As a follow on from the project and the evaluation discussions, we have decided to establish the Brethyn Online Research Network.
Lisa Y Gabbert, from the University of Texas, decided the focus of her PhD studies after attending the conference arranged by the University of South Wales and the Museum of Wales, to explore ‘Clothing the Enslaved in the 18th Century Atlantic’
Lisa is now working closely with the project follow up “Brethyn Online Research Network” team, as she working on her PhD dissertation which highlights wool as a foundational commodity, which was important to the everyday function of empire in a way that allowed cotton to become the dominant textile of economic gain.
The tremendous role of wool in the empire narrative will be examined through four micro-histories and my research will focus on:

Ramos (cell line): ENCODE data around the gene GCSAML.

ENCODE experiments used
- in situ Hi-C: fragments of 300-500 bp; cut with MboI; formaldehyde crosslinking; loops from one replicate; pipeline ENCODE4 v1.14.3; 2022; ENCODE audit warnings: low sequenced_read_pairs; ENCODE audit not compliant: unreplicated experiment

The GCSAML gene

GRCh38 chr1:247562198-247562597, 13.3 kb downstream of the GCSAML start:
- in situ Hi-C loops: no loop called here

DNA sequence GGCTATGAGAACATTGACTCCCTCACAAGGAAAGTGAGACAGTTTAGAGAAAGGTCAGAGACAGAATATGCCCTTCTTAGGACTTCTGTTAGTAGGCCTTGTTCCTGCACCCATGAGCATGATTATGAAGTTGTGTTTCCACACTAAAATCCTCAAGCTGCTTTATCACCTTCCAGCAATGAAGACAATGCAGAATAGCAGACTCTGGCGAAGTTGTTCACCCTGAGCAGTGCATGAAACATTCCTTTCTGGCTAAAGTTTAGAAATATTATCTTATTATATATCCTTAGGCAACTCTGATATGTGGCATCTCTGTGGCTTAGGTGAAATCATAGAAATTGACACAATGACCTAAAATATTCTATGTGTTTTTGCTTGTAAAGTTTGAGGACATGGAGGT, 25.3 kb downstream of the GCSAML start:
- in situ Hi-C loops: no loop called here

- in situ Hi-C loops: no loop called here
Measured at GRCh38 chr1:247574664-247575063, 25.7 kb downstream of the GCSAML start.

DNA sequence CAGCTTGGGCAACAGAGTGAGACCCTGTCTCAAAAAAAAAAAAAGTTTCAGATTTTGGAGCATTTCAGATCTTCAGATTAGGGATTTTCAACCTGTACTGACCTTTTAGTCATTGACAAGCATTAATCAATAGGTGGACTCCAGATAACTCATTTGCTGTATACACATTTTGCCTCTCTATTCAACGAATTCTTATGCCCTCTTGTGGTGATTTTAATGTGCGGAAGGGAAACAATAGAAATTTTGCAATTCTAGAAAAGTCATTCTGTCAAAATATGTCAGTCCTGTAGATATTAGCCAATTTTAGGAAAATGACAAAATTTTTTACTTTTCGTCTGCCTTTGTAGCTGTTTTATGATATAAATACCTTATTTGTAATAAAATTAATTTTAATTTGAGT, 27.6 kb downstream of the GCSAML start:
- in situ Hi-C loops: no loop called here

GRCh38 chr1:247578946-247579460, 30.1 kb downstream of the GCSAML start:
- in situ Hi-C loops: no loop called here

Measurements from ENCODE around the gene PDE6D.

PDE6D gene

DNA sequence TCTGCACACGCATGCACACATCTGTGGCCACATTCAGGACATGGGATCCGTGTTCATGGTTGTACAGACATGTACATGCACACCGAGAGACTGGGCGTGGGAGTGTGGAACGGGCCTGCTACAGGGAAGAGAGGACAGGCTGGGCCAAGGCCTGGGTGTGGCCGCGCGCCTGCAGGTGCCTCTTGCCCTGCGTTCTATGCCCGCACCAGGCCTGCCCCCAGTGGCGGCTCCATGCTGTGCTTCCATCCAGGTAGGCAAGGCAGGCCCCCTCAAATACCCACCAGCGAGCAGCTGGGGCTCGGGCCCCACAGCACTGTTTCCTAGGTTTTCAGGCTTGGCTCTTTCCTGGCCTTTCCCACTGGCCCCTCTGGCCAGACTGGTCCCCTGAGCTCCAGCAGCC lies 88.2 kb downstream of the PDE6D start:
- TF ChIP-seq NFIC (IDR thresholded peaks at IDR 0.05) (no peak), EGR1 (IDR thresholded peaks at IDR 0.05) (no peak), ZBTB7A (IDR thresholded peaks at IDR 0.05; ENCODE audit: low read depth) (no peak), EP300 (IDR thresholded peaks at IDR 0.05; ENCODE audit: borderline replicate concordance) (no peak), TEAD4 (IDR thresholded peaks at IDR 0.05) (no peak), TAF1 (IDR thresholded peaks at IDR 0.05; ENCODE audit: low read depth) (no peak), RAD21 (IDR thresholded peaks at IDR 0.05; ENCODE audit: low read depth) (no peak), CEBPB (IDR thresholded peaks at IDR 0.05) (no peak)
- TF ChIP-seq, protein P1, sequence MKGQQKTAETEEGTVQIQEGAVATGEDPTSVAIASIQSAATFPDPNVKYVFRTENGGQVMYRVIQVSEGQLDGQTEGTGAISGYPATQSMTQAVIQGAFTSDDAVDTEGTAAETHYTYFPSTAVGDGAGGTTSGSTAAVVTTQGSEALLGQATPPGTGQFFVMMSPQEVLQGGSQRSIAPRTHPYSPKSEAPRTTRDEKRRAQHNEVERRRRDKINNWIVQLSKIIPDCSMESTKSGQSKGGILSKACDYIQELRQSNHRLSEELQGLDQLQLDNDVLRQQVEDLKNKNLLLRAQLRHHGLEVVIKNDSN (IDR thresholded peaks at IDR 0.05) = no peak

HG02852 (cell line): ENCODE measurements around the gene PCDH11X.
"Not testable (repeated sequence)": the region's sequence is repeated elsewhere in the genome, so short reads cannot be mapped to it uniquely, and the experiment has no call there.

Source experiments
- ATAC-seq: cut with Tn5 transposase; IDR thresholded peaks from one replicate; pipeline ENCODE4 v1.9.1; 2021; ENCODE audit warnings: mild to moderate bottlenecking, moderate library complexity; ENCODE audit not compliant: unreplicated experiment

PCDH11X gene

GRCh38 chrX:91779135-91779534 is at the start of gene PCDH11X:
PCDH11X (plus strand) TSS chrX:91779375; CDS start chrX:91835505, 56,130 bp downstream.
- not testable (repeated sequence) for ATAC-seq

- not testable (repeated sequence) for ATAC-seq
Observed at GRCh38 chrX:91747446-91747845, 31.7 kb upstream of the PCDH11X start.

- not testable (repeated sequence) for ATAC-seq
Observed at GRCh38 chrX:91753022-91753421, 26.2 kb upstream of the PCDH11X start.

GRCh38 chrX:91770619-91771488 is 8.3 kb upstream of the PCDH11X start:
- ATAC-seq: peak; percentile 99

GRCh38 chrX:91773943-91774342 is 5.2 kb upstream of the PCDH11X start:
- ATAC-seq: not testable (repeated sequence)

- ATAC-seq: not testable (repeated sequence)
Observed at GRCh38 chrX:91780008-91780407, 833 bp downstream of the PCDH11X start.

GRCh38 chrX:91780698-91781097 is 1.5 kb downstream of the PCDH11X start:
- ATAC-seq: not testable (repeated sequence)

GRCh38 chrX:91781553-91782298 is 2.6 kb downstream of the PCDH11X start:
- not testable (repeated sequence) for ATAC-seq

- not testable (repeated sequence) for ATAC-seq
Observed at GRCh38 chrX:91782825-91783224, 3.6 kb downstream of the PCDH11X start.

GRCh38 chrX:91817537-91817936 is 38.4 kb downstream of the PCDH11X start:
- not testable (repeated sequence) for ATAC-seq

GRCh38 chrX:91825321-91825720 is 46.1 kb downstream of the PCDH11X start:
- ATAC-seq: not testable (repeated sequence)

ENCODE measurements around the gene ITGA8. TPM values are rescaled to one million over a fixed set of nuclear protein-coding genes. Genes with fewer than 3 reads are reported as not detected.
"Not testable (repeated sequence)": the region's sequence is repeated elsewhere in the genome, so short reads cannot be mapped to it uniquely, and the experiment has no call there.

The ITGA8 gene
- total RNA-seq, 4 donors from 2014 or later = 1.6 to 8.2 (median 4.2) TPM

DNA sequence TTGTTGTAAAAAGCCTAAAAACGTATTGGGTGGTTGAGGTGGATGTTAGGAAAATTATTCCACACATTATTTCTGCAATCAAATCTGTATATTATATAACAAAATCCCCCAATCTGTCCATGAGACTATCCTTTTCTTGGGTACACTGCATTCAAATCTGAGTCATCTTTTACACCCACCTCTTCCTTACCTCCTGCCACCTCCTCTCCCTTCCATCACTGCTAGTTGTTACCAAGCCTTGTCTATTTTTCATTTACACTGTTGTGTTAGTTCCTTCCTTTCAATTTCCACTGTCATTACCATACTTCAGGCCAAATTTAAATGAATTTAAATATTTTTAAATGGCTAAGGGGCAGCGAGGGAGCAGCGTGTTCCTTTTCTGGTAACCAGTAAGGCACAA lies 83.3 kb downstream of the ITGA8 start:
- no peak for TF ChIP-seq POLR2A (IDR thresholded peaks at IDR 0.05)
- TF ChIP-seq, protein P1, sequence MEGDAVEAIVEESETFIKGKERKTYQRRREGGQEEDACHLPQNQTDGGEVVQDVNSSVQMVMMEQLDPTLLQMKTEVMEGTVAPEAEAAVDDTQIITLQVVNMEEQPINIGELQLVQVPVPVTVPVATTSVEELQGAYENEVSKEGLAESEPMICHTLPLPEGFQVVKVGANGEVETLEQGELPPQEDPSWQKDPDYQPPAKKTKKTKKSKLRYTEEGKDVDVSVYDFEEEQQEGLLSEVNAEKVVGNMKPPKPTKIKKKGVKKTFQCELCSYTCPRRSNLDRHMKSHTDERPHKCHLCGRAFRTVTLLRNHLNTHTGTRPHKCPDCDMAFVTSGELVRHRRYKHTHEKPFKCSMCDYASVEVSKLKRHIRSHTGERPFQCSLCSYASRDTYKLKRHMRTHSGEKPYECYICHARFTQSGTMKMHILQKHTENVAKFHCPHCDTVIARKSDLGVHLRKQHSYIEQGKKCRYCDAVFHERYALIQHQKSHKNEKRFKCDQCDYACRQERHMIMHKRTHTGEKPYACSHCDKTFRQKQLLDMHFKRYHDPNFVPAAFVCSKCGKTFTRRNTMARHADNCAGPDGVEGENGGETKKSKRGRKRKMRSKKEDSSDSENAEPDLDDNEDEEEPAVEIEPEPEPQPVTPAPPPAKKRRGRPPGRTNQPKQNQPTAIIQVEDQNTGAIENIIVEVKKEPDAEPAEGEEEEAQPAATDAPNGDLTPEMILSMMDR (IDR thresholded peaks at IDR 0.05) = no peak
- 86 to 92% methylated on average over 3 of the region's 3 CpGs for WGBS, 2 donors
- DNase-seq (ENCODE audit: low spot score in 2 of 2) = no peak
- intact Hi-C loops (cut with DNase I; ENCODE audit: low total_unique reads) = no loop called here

1 Welsh wool producers who provided Welsh Plains for use with the enslaved
2 the enslaved in Jamaica and other Caribbean islands who wore Welsh Plains while producing goods that perpetuated empire wealth,
3 the convicts sent to Australia who resorted to petty crimes in circumstances attributable to empire industrialization and later wore prescriptive wool clothing
4 and the North American colonials who rebelled against the strict control of wool production exemplified by the 1699 Wool Act.
Lisa ultimately wants to validate the importance of wool which came before, existed during, and sustained empire alongside cotton, rather than being replaced by it in importance.
Pack Horse Routes: Understanding the complexity of the network of pack horse routes is an area which would benefit from much more research and the Snowdonia National Park are interested to work with us in future, as they had little additional information to offer. Pickfords, the removal company started with pack horses and we are in touch with them